Having said that, it can also be quite risky to shadow someone, because you might always be a few cents late on the entry and exit. So it’s important to understand the rationale of the trade and whether or not you are too late to copy the trade. For example, being a few cents late isn’t always a bad thing, if the trade aims to capture a 50 cent or 1 dollar move. However, if it’s a scalp for a quick 10 cents, being 5 cents late on the entry and 5 cents late on the exit could pretty much kill your profits. That’s why it is important to learn the basic day trading strategies first before you decide to shadow someone.
I respect day trading chat rooms that have a free or low-cost trial. If a day trader is good and makes it easy for his members to follow his trades and makes them money consistently, he should have nothing to hide. Stay away from day trading chat rooms that don’t have free trials or even ask for a 3-month commitment up front. More importantly, stay away from day trading rooms that don't track and disclose their performance daily.
I tried day trading by myself for 6 months and lost plenty of money in the process. I read the books I mentioned above, watched dozens of YouTube video tutorials and shadow traded alongside 12 different services. Yet, I kept losing money while the day traders I followed were making money on the very same trades. Something was missing, but I couldn’t figure out what it was. It was only when the financial loss and pain were too much that I acknowledged that I needed some professional coaching. A good day trading coach can help you get to the next level and eliminate any sticking points that can make the difference between constantly losing and winning. It’s like playing golf. You might be off by just a tiny amount, but that tiny amount can make a huge difference. And sometimes in life, you just need a little bit of coaching to help you get to the next level. Coaching can cost anywhere from $250 an hour to several thousand dollars for several months of coaching sessions. In my case, they were worth the investment.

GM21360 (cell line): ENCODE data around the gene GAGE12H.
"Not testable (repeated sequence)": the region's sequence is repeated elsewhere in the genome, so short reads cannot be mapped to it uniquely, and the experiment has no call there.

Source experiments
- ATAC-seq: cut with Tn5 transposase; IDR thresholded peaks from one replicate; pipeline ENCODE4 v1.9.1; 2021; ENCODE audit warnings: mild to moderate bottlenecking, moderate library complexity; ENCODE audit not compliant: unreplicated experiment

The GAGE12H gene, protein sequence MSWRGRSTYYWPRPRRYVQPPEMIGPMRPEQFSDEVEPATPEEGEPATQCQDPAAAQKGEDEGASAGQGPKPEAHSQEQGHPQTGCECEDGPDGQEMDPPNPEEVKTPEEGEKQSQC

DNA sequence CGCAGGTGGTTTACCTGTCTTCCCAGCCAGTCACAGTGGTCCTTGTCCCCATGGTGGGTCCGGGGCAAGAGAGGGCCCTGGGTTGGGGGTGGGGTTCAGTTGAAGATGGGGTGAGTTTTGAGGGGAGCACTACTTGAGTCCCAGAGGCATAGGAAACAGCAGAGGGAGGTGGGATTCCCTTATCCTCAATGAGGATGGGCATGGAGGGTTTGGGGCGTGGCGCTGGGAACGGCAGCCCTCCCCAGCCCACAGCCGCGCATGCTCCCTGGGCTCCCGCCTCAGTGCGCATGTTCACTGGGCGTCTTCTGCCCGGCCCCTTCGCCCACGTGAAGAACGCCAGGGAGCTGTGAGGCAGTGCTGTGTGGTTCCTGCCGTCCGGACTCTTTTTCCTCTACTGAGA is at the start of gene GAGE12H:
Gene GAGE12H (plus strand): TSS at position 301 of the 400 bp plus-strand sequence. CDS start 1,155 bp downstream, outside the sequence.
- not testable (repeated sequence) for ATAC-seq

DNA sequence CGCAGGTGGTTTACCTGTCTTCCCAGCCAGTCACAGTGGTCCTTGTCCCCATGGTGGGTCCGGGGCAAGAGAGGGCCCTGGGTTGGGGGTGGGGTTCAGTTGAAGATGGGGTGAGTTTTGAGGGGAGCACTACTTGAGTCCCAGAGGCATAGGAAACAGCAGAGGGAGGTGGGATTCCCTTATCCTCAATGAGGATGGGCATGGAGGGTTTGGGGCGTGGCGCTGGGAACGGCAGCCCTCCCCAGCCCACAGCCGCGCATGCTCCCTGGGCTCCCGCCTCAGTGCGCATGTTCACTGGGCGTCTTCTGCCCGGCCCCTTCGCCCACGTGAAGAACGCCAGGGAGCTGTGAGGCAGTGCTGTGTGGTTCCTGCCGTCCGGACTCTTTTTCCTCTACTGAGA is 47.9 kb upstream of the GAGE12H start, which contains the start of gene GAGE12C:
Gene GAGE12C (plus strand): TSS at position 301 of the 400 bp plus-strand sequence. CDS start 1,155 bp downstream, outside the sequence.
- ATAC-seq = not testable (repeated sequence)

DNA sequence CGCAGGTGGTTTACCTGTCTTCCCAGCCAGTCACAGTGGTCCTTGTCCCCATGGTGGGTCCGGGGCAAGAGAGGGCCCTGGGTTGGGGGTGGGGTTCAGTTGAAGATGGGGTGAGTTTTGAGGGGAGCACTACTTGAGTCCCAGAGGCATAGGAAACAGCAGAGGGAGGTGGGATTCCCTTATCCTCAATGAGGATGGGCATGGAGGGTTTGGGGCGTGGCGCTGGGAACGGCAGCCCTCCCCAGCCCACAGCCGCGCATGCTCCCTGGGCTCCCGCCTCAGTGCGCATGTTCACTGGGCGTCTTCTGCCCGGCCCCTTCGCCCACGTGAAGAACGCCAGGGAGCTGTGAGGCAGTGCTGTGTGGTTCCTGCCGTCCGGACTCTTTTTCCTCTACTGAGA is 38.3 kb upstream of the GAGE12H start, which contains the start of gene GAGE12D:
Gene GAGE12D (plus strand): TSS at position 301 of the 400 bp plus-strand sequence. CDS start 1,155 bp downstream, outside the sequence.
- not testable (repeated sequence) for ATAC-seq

Pick Your Own Trades
As you gain more confidence, you will want to start picking your own stocks to trade every morning. Though I recommend you stick to more predictable and liquid large cap stocks like AAPL or FB. Pick one or two that you get to know really well, and start adding them to the mix. That will gradually allow you to build-up your confidence and reduce your reliance on chat rooms and other people’s trade suggestions. It’s important that you don’t go overboard and trade too many of your own picks initially until you confirm that your picks work and make you money. Again, the trade simulator might be the best testing ground for your own picks before try them in a live market.
Don't Give Up Too Early
It takes 3 to 9 months to get to a point where you could potentially day trade for a living, making anywhere from $100 to $1,000 on average a day, if you have a $25,000 capital base.